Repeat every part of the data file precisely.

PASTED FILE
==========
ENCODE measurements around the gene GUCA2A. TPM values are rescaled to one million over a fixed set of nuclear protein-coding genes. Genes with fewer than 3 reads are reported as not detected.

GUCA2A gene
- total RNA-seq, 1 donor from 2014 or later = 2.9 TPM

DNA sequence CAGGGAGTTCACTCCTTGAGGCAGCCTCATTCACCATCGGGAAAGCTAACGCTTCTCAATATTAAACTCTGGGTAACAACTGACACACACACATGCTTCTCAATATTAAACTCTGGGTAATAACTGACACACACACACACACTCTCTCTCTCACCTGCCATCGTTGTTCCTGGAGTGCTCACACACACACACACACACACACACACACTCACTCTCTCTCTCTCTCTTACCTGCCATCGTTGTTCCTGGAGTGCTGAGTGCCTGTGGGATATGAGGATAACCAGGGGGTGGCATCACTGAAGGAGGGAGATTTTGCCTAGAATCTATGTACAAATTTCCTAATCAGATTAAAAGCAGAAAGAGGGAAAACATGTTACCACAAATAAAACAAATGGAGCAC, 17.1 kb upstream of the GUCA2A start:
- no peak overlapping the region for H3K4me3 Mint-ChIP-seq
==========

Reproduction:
ENCODE measurements around the gene GUCA2A. TPM values are rescaled to one million over a fixed set of nuclear protein-coding genes. Genes with fewer than 3 reads are reported as not detected.

GUCA2A gene
- total RNA-seq, 1 donor from 2014 or later = 2.9 TPM

DNA sequence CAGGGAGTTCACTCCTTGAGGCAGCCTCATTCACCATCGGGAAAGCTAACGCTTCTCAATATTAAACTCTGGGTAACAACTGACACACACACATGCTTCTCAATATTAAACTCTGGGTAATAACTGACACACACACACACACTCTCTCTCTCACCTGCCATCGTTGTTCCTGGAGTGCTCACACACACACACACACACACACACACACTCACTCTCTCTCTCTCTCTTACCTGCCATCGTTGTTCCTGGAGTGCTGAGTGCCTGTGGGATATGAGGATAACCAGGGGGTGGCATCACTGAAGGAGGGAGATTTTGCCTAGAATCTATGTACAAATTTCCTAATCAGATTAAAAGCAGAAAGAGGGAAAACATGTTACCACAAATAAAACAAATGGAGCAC, 17.1 kb upstream of the GUCA2A start:
- no peak overlapping the region for H3K4me3 Mint-ChIP-seq